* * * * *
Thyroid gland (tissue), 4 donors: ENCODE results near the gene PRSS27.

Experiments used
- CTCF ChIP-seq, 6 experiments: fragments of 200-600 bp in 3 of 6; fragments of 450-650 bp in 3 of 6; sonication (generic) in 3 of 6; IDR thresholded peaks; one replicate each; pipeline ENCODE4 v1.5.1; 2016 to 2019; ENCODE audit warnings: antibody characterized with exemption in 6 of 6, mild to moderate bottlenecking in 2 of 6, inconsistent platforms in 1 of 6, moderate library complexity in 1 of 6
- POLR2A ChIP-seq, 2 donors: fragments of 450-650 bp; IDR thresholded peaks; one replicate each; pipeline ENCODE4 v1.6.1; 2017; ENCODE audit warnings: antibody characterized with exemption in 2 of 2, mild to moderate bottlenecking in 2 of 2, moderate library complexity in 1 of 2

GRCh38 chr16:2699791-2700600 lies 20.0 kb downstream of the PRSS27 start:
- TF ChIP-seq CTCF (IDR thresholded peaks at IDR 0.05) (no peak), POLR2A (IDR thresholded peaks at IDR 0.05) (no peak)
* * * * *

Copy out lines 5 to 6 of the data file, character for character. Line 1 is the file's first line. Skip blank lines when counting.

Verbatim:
GRCh38 chr16:2699791-2700600 lies 20.0 kb downstream of the PRSS27 start:
- TF ChIP-seq CTCF (IDR thresholded peaks at IDR 0.05) (no peak), POLR2A (IDR thresholded peaks at IDR 0.05) (no peak)